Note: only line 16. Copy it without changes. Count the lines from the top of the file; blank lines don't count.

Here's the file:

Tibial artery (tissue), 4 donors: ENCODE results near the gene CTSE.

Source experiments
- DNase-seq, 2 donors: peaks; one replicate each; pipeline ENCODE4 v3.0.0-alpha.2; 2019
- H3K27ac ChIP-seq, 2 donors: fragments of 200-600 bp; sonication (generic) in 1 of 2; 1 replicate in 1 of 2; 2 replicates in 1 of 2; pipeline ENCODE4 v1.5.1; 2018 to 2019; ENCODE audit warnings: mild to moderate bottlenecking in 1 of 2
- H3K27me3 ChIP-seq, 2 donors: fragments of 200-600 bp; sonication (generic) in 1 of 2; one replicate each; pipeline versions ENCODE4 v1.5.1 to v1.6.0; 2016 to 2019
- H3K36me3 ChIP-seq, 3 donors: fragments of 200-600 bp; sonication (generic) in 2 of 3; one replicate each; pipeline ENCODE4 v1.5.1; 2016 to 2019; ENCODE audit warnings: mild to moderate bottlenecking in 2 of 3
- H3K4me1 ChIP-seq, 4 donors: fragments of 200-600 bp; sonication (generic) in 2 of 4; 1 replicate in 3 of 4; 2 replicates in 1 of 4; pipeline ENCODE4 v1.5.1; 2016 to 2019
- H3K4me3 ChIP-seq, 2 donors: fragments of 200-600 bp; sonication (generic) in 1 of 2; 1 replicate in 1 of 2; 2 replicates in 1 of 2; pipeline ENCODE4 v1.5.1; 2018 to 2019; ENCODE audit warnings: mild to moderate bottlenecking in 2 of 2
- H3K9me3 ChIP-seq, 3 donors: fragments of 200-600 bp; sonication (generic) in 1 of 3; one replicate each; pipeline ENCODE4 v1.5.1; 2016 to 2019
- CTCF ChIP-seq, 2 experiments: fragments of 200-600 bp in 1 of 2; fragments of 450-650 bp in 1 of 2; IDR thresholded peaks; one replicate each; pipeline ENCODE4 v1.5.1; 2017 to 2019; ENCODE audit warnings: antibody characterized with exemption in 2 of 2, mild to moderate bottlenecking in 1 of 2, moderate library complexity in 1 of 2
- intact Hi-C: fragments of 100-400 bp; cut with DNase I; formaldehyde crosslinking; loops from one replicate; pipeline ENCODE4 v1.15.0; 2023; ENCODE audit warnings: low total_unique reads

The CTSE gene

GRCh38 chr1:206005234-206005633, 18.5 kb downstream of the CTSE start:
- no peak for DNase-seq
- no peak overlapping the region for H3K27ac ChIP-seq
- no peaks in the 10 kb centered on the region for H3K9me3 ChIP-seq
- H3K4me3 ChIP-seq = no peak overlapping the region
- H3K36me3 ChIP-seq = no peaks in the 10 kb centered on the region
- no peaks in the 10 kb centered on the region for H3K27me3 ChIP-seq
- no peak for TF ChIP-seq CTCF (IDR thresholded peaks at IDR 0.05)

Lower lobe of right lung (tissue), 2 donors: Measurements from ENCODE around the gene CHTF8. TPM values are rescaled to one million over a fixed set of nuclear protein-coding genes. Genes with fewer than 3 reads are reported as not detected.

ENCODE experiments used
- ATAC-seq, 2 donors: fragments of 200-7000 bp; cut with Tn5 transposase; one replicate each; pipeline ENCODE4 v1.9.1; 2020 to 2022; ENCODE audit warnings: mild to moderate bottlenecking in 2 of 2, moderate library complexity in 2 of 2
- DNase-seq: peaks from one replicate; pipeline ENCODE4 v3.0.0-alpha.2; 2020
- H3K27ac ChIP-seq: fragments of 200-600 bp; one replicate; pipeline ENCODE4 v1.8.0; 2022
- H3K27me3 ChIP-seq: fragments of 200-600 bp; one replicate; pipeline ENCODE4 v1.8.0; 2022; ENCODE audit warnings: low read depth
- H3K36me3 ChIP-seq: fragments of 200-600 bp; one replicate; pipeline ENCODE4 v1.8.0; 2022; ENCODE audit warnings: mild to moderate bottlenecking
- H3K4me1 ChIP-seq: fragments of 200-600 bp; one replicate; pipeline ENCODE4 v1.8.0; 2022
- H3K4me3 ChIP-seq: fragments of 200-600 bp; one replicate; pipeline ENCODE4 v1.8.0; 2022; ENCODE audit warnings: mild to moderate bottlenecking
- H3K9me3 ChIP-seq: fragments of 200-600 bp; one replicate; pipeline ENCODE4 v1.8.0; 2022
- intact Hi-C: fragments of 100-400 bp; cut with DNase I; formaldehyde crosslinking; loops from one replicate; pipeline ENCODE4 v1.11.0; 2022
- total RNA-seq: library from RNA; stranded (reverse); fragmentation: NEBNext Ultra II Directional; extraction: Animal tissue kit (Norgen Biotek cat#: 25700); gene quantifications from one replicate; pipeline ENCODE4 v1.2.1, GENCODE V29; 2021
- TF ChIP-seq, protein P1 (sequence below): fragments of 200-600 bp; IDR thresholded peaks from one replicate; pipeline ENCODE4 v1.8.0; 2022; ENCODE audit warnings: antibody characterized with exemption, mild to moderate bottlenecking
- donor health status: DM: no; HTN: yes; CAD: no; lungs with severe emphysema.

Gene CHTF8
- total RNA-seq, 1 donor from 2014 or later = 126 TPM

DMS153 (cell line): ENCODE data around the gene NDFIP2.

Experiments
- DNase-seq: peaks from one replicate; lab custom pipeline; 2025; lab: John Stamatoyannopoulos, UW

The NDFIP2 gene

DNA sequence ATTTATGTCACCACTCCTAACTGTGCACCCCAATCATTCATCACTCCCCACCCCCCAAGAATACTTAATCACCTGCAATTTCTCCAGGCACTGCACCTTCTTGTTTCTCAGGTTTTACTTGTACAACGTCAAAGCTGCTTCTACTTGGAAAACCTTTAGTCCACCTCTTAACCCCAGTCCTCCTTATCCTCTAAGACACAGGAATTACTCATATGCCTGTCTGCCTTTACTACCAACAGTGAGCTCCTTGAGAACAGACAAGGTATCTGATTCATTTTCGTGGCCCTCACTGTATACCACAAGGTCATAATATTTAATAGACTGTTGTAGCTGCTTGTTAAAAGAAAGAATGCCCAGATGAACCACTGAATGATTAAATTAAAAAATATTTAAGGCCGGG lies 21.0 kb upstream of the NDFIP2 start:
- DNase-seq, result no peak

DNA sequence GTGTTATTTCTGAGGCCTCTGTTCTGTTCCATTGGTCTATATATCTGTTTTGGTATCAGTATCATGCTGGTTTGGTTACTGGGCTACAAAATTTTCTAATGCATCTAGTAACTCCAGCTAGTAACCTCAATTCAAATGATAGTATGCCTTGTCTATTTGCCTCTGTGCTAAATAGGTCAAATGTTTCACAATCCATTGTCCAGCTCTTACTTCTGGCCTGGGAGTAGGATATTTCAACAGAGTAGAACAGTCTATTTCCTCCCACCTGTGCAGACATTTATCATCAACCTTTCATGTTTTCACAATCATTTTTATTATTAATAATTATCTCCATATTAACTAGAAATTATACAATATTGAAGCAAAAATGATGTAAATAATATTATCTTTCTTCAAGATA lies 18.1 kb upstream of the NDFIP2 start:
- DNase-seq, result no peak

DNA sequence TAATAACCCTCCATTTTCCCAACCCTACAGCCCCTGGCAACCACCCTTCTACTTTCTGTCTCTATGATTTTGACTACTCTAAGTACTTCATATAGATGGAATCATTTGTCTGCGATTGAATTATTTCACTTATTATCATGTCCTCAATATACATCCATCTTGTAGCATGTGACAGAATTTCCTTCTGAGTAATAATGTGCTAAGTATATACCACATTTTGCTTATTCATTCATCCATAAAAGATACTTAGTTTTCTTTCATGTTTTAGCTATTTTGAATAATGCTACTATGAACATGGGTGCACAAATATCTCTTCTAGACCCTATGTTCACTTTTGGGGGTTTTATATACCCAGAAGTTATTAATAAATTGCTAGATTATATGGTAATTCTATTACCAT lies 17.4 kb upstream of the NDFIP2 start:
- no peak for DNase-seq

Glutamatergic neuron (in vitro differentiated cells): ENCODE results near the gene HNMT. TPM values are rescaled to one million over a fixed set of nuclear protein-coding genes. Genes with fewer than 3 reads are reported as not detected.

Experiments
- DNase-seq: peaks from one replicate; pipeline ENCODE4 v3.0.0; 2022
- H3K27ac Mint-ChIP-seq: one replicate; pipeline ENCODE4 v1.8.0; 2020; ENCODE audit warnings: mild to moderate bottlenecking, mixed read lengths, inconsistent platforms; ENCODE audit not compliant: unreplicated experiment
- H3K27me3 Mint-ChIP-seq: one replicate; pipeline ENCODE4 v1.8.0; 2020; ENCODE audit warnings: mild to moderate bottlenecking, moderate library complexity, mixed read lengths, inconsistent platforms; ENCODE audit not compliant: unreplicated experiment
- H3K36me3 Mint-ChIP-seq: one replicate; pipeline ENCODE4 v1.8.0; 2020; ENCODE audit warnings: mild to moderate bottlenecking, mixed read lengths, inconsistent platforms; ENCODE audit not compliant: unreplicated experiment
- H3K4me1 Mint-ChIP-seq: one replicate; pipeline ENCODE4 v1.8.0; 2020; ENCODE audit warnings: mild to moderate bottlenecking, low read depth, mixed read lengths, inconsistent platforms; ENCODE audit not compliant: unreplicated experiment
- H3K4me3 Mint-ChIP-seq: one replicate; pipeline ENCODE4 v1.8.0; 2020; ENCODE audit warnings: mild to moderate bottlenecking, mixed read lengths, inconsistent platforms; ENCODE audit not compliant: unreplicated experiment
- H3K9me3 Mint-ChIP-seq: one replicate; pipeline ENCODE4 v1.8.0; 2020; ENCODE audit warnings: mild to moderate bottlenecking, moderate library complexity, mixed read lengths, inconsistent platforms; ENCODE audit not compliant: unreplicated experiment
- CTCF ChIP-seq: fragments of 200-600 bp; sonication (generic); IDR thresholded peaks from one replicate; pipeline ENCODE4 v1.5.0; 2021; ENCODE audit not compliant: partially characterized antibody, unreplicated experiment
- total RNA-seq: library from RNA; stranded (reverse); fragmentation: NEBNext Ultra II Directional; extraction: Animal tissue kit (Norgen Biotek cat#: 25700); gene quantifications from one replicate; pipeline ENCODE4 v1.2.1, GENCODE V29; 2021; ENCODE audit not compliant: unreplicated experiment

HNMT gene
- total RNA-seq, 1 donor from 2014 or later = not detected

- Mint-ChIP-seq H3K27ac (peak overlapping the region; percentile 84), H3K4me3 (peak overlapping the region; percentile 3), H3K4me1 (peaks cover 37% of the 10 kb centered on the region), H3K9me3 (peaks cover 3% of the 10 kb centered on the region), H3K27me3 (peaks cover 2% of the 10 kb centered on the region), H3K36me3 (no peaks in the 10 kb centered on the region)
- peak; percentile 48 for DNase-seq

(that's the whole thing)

- no peaks in the 10 kb centered on the region for H3K9me3 ChIP-seq